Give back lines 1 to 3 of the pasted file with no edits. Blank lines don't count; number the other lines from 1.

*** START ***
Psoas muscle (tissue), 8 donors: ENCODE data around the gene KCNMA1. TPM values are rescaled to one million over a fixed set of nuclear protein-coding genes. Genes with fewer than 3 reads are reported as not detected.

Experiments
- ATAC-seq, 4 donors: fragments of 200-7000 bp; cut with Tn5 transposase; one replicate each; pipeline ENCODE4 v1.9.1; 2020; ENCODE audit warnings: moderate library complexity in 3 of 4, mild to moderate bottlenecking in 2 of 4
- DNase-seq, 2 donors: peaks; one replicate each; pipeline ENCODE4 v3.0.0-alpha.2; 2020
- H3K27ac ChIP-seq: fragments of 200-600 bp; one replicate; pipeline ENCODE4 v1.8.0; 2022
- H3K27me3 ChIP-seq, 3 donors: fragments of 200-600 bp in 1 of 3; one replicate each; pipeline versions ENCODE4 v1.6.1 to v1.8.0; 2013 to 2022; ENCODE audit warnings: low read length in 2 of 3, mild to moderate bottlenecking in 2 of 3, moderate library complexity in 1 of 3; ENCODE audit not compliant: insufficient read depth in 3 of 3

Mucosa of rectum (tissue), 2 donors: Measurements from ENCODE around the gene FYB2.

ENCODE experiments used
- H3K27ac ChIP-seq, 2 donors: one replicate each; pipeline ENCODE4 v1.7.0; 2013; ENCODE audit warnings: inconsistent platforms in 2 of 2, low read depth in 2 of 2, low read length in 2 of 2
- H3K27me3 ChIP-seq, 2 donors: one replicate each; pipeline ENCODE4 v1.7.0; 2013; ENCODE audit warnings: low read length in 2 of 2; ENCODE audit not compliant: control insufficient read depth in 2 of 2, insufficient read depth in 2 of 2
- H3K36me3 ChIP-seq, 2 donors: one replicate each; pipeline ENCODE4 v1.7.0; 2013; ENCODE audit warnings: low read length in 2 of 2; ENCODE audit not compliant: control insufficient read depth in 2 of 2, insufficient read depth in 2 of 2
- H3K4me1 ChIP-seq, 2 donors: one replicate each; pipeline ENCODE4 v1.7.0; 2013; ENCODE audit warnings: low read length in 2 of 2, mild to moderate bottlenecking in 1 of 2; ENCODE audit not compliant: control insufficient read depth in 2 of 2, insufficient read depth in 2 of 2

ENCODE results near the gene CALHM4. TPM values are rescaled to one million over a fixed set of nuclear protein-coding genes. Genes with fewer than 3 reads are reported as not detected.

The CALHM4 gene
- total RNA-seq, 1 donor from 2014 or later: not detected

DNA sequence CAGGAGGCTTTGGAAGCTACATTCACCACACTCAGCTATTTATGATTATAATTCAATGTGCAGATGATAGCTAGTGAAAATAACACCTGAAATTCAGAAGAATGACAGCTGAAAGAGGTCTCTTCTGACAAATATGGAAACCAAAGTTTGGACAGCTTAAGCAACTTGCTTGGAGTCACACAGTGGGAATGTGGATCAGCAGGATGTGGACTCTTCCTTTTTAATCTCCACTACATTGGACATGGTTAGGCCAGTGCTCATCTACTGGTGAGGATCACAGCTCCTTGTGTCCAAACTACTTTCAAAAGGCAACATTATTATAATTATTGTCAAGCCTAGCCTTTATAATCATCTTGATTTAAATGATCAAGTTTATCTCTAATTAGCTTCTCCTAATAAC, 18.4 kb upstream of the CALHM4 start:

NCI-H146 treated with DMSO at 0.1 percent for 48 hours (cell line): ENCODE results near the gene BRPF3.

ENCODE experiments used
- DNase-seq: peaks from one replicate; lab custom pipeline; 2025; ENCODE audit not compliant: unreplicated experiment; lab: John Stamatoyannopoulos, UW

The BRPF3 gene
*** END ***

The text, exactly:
Psoas muscle (tissue), 8 donors: ENCODE data around the gene KCNMA1. TPM values are rescaled to one million over a fixed set of nuclear protein-coding genes. Genes with fewer than 3 reads are reported as not detected.

Experiments
- ATAC-seq, 4 donors: fragments of 200-7000 bp; cut with Tn5 transposase; one replicate each; pipeline ENCODE4 v1.9.1; 2020; ENCODE audit warnings: moderate library complexity in 3 of 4, mild to moderate bottlenecking in 2 of 4